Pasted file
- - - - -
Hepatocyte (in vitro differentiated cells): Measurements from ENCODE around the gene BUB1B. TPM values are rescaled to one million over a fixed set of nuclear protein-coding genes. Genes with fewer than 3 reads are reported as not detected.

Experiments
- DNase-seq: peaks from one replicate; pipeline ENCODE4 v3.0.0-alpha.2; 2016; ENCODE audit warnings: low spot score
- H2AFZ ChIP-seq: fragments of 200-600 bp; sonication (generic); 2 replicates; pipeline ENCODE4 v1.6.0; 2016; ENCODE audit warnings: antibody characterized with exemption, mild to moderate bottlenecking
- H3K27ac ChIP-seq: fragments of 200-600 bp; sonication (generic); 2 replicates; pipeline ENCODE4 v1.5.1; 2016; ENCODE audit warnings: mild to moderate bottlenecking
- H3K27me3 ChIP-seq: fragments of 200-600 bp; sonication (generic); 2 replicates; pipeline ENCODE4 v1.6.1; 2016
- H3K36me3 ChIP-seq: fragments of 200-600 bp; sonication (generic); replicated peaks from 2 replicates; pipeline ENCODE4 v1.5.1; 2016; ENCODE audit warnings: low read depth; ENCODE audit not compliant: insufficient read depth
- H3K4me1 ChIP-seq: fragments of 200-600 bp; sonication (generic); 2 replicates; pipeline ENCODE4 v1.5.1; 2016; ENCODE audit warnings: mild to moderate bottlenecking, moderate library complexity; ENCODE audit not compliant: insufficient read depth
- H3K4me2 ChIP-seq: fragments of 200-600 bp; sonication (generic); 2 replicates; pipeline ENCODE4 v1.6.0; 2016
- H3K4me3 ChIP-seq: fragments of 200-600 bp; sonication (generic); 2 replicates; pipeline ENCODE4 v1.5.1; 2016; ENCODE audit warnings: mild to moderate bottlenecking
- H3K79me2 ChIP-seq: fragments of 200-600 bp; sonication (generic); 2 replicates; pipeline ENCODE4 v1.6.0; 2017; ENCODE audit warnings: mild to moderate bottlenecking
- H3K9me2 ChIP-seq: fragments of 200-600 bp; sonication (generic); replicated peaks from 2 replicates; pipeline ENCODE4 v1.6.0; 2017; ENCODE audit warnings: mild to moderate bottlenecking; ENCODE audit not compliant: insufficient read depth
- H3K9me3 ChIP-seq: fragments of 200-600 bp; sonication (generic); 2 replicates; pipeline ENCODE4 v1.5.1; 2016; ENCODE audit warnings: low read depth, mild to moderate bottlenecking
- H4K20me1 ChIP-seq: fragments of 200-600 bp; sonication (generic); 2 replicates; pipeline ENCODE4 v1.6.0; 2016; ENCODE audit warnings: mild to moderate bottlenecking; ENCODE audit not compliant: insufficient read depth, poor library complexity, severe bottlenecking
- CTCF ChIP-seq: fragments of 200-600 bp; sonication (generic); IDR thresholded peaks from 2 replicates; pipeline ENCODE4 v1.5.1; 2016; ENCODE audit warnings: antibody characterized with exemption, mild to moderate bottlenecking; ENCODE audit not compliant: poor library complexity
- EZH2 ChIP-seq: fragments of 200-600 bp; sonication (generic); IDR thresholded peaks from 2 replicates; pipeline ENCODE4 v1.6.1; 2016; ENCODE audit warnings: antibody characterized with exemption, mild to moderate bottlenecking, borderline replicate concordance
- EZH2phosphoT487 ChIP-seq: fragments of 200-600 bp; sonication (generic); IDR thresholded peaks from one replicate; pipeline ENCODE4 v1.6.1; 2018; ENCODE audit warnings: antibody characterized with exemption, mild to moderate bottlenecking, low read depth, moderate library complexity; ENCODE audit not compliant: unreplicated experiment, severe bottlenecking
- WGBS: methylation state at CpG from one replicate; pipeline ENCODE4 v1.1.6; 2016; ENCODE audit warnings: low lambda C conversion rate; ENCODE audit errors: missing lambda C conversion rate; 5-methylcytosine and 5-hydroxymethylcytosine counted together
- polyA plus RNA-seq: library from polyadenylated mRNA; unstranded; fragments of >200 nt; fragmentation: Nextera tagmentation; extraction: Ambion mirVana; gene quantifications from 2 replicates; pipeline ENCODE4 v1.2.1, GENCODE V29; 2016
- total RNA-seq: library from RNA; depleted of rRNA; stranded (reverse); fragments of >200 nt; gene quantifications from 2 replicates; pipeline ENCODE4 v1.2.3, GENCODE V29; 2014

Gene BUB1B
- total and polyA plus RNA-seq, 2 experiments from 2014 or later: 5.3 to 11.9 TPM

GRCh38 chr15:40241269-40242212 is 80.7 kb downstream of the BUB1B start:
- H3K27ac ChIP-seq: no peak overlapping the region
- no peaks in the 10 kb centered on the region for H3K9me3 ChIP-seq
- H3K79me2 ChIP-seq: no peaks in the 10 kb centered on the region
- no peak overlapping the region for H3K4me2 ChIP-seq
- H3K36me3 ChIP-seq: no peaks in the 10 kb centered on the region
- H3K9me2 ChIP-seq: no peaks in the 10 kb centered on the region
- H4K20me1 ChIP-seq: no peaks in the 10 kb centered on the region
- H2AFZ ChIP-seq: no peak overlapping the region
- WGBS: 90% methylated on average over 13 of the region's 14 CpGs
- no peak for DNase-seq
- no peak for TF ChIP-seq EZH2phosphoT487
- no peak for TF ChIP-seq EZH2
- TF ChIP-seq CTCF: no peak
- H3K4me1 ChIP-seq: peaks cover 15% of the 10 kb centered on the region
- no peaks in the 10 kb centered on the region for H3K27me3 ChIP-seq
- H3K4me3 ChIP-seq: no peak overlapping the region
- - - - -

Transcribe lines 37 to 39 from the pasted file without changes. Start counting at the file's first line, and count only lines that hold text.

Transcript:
- H3K4me1 ChIP-seq: peaks cover 15% of the 10 kb centered on the region
- no peaks in the 10 kb centered on the region for H3K27me3 ChIP-seq
- H3K4me3 ChIP-seq: no peak overlapping the region